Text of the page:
Purpose: This article reviews the recent advances in understanding of the fundamental properties of circadian rhythms and discusses the clinical features, diagnosis, and treatment of circadian rhythm sleep disorders (CRSDs).
Recent Findings: Recent evidence strongly points to the ubiquitous influence of circadian timing in nearly all physiologic functions. Thus, in addition to the prominent sleep and wake disturbances, circadian rhythm disorders are associated with cognitive impairment, mood disturbances, and increased risk of cardiometabolic disorders. The recent availability of biomarkers of circadian timing in clinical practice has improved our ability to identify and treat these CRSDs.
Summary: Circadian rhythms are endogenous rhythms with a periodicity of approximately 24 hours. These rhythms are synchronized to the physical environment by social and work schedules by various photic and nonphotic stimuli. CRSDs result from a misalignment between the timing of the circadian rhythm and the external environment (eg, jet lag and shift work) or a dysfunction of the circadian clock or its afferent and efferent pathways (eg, delayed sleep-phase, advanced sleep-phase, non–24-hour, and irregular sleep-wake rhythm disorders). The most common symptoms of these disorders are difficulties with sleep onset and/or sleep maintenance and excessive sleepiness that are associated with impaired social and occupational functioning. Effective treatment for most of the CRSDs requires a multimodal approach to accelerate circadian realignment with timed exposure to light, avoidance of bright light at inappropriate times, and adherence to scheduled sleep and wake times. In addition, pharmacologic agents are recommended for some of the CRSDs. For delayed sleep-phase, non–24-hour, and shift work disorders, timed low-dose melatonin can help advance or entrain circadian rhythms; and for shift work disorder, wake-enhancing agents such as caffeine, modafinil, and armodafinil are options for the management of excessive sleepiness.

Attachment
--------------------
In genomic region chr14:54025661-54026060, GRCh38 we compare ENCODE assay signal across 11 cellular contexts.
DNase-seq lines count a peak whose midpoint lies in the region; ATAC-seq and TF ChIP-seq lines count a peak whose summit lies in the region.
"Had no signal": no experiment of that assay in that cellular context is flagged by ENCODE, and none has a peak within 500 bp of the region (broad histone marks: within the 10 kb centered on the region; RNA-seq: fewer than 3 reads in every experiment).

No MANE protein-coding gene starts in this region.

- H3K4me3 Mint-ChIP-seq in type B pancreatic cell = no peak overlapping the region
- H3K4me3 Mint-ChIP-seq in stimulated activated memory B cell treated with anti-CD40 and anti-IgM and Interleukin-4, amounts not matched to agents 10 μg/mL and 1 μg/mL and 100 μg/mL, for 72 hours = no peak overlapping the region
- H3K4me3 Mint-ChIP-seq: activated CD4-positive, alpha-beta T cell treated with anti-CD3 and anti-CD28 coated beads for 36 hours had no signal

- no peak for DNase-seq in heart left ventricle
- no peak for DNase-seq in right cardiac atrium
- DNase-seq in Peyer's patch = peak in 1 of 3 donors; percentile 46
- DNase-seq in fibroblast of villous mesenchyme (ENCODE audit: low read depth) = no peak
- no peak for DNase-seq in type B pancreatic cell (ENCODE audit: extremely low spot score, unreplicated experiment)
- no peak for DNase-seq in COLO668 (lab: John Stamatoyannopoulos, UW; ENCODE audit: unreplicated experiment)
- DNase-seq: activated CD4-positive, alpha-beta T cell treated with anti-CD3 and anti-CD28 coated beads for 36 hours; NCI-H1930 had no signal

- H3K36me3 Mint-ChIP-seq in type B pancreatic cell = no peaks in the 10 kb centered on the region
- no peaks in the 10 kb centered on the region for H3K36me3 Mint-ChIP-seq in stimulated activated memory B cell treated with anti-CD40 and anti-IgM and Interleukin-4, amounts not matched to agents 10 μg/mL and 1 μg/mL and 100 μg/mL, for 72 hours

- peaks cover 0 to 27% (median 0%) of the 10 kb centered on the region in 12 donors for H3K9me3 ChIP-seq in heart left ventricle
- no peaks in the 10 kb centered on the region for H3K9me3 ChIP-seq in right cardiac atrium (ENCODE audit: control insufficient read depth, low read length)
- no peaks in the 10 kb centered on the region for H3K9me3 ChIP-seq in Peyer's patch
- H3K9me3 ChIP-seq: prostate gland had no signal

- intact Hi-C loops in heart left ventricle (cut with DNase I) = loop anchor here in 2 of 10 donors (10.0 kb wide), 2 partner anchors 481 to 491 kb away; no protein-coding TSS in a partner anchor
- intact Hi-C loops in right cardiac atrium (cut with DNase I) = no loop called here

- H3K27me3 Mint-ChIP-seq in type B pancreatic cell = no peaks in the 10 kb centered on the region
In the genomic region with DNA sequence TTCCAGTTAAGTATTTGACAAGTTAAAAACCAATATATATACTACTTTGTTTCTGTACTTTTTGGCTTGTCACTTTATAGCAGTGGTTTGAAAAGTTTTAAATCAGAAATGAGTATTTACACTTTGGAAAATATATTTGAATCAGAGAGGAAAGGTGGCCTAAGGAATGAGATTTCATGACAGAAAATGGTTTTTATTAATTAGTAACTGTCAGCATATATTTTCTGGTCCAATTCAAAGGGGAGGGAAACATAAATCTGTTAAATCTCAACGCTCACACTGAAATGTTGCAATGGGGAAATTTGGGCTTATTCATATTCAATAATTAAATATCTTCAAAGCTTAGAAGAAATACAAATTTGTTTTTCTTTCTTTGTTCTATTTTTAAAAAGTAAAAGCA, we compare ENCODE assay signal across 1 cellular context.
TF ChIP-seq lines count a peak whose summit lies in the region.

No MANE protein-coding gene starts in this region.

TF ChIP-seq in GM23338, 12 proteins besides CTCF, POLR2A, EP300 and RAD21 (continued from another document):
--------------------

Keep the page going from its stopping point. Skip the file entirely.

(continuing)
Address correspondence to Dr Phyllis C. Zee, Northwestern University, 710 North Lake Shore Dr, Chicago, IL 60611, firstname.lastname@example.org.
Relationship Disclosure: Dr Zee has received personal compensation for activities with Jazz Pharmaceuticals; Merck & Co, Inc; Perdue Pharma; Philips Respironics; Sanofi-Aventis; Takeda Pharmaceutical Company Limited; UCB; and Zeo, Inc. Dr Zee receives research support from Philips Respironics. Dr Attarian receives personal compensation for activities with American Physicians Institute. Dr Videnovic reports no disclosure.
Unlabeled Use of Products/Investigational Use Disclosure: Dr Zee discusses the unlabeled use of melatonin for the treatment of circadian disorders. Dr Attarian discusses the unlabeled use of melatonin and light boxes to advance or delay circadian rhythms. Dr Videnovic discusses the unlabeled use of melatonin, ramelteon, and supplemental light exposure to advance circadian rhythms and treat jet-lag disorder.